Published April 2020
All commercial production of cumene proceeds via alkylation of benzene with propylene at elevated temperature and pressure in the presence of an acid catalyst. While cumene manufacture was dominated by processes using solid phosphoric acid (SPA) catalyst systems for decades, the industry landscape changed dramatically beginning in the mid-1990s with advances in zeolite catalyst technology. By now, most merchant cumene producers have converted to zeolite catalyst, and almost all new investments are in zeolite technology.
Conversion of SPA-based process units to zeolite catalyst results in a dramatic increases in capacity, lower energy, maintenance and raw material costs, and improved product quality. Zeolite catalysts can be regenerated, have longer life, and eliminate the environmental considerations involved with SPA catalysts. The newest generation of zeolite catalysts offers even greater efficiency per pass, increased conversion of propylene, improved transalkylation properties, and higher selectivity.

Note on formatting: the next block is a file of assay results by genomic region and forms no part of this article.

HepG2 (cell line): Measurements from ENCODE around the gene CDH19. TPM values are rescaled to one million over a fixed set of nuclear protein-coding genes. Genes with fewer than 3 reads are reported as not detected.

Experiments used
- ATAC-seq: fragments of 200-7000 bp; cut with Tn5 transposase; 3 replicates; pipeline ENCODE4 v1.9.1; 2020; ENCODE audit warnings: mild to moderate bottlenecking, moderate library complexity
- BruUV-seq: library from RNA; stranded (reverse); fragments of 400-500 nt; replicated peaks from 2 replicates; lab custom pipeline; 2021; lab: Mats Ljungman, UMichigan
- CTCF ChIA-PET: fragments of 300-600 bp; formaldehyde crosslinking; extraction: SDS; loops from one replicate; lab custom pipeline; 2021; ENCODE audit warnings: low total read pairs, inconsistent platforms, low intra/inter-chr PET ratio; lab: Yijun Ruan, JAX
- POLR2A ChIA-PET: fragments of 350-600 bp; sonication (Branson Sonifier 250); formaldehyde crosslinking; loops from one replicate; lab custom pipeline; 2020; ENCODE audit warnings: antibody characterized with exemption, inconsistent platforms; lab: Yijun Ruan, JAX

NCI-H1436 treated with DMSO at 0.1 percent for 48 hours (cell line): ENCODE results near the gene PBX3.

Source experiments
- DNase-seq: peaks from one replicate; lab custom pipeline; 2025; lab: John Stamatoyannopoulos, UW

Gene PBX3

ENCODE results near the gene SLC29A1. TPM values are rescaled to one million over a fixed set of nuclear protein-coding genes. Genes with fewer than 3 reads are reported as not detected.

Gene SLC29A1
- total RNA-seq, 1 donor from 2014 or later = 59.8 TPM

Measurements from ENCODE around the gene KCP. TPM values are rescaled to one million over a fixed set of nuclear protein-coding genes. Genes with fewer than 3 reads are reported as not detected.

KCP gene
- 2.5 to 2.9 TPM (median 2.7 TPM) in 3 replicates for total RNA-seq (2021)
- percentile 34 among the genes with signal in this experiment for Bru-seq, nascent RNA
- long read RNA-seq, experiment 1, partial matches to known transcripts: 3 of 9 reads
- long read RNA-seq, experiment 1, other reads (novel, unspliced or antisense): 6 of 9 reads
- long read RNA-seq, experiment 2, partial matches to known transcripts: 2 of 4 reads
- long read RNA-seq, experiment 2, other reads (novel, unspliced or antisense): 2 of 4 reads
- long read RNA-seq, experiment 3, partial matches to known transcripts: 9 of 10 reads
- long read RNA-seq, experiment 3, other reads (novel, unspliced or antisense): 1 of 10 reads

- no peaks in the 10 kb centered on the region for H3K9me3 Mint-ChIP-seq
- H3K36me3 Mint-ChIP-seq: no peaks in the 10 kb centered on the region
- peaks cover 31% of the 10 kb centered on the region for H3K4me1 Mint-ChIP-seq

Research and development efforts around zeolite-based cumene production have continued to advance. This report evaluates recent developments in technologies for zeolite-based cumene production. A general review of the technical field is provided, along with detailed economic evaluation for cumene by Badger process technology.
The analysis and technoeconomic results that follow are based on a design capacity of 500,000 metric tons (1.1 billion pounds) per year of cumene. Alternative investment and production cost estimates are also provided for plant capacities, which are 250,000 metric tons per year and 750,000 metric tons per year. While the capital and production cost results herein are presented on a US Gulf Coast basis, the accompanying iPEP Navigator Excel-based data module (available with the electronic version of this report) allows for viewing results for other major regions, along with conversion between English and metric units.